Georgia's 'religious liberty' fight is far from over

Gov. Nathan Deal defied fellow Republicans on Monday by vetoing a controversial “religious liberty” measure aimed at strengthening legal protections for opponents of gay marriage, a move that could jeopardize his legislative agenda and shape the race for his successor.

His decision was swiftly met with calls from Republican lawmakers who approved the legislation less than two weeks ago and now want to overturn his decision, calling for a veto session.

It was a sharp reminder that this debate is not going away. And the veto is likely to herald a more acrimonious relationship between Deal, who long prided himself on smooth relations with the legislative branch, and his party’s rank-and-file legislators.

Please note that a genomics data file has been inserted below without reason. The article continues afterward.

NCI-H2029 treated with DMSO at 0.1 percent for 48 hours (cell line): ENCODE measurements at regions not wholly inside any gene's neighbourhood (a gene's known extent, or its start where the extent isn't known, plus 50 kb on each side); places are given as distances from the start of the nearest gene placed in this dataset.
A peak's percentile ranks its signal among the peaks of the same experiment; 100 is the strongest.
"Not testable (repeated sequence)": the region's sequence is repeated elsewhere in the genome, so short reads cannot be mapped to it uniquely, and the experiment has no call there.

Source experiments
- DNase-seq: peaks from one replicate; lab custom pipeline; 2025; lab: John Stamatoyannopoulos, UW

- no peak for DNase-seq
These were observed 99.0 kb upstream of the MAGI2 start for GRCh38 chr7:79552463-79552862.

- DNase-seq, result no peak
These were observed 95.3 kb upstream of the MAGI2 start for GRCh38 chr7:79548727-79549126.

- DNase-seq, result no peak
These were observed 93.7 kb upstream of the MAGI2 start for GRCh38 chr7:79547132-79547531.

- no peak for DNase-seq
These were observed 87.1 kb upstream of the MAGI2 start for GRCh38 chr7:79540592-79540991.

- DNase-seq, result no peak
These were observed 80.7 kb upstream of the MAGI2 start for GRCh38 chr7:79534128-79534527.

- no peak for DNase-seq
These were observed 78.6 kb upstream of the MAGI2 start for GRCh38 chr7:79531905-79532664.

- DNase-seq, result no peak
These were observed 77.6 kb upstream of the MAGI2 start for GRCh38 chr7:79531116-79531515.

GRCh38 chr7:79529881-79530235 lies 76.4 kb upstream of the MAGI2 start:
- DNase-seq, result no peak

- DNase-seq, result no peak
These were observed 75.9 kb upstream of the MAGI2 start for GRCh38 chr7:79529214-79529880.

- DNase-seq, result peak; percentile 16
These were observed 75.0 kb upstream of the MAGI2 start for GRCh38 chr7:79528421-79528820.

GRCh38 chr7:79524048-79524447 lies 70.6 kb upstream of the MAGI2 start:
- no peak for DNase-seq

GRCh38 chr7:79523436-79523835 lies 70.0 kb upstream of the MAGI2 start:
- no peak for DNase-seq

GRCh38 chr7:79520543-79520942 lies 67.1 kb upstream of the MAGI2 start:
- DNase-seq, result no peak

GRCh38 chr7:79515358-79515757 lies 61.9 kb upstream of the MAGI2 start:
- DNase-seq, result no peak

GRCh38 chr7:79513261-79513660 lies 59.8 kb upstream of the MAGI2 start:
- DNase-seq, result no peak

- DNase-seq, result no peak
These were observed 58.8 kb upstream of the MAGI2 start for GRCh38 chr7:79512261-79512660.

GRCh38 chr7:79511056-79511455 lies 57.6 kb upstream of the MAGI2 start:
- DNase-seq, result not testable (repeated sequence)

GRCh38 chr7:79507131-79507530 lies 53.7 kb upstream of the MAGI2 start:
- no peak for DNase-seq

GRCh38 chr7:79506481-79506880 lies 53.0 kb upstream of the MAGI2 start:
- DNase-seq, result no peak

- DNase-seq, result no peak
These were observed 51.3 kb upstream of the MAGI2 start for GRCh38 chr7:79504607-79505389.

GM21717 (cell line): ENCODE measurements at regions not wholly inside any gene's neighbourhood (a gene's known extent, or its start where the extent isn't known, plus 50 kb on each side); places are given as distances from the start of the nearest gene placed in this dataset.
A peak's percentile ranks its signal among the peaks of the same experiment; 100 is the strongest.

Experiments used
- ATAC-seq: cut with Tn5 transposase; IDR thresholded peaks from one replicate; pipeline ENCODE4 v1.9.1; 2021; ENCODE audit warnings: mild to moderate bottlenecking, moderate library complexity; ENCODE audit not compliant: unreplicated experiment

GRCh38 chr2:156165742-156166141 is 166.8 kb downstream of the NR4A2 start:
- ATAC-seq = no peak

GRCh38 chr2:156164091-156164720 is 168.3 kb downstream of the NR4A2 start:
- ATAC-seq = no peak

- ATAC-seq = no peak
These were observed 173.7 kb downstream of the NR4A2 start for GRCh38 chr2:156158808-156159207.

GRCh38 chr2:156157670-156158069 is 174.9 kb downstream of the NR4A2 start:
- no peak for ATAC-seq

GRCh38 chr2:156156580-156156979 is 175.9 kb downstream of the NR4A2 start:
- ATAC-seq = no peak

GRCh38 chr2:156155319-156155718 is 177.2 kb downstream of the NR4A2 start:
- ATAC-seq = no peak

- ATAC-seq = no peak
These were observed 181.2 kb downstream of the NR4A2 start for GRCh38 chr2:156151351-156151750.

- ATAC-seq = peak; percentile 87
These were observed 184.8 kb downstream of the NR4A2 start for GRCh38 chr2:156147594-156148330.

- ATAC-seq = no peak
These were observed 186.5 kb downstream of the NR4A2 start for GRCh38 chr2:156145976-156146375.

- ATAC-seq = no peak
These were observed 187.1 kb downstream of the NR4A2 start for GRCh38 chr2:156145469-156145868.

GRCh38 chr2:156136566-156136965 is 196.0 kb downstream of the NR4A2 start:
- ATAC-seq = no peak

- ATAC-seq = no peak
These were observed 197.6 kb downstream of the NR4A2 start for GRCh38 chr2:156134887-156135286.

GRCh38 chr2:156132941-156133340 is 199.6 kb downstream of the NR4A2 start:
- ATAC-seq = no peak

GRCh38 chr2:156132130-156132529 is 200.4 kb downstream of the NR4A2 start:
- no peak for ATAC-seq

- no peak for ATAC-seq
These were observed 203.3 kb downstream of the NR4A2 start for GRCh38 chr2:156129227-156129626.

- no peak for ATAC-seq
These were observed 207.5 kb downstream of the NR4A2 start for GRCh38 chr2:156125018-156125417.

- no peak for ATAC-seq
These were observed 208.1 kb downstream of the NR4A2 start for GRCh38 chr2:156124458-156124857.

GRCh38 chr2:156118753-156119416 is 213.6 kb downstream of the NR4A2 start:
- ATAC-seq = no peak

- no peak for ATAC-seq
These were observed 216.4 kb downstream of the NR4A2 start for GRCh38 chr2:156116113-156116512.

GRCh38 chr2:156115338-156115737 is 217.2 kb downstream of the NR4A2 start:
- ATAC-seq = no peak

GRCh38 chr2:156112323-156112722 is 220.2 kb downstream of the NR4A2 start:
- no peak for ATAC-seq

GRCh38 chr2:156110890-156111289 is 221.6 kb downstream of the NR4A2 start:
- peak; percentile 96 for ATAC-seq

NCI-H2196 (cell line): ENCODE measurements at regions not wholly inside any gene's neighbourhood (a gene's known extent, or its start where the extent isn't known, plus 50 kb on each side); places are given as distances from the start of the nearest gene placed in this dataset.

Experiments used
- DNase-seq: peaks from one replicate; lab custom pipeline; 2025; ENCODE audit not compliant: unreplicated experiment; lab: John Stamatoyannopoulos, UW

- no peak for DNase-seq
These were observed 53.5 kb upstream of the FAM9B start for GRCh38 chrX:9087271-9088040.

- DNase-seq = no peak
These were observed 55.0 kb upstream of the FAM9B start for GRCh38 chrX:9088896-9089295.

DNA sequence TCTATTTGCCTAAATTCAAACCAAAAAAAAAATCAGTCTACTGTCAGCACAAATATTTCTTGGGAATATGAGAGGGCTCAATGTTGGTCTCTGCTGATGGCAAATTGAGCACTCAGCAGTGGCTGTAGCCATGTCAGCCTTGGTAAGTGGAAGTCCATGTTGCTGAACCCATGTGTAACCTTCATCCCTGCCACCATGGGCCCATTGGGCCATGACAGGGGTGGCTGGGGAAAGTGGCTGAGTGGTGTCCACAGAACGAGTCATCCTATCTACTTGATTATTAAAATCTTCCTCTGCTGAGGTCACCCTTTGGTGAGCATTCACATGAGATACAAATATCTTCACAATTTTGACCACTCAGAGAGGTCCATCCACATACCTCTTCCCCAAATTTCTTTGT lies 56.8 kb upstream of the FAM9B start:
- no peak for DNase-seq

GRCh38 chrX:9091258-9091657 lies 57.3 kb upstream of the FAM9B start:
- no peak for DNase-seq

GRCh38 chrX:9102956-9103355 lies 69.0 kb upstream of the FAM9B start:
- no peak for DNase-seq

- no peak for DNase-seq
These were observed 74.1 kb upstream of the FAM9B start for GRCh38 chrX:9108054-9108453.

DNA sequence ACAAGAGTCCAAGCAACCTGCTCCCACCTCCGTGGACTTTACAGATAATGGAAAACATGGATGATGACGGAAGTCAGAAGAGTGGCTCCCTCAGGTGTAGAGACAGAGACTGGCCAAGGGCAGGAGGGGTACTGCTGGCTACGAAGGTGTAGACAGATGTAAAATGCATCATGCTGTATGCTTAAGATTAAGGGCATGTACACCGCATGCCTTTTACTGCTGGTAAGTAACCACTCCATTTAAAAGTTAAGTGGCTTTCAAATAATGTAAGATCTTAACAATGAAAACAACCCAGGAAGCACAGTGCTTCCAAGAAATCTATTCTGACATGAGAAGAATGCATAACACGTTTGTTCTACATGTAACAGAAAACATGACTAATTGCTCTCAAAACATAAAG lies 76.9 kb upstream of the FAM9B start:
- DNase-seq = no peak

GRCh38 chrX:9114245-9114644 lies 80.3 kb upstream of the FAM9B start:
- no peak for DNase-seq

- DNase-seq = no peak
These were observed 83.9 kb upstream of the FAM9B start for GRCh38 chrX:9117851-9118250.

At stake is the biggest item left on Deal's to-do list: a plan to “revolutionize” the state’s education system by rewriting how schools are funded, teachers are paid and students are taught.

More: ‘Religious liberty’ veto puts rest of Ga. governor’s agenda at risk

More: How some lawmakers plan to override Nathan Deal's veto

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About the Author

Greg Bluestein
Greg Bluestein
Greg Bluestein is a political reporter who covers the governor's office and state politics for The Atlanta Journal-Constitution.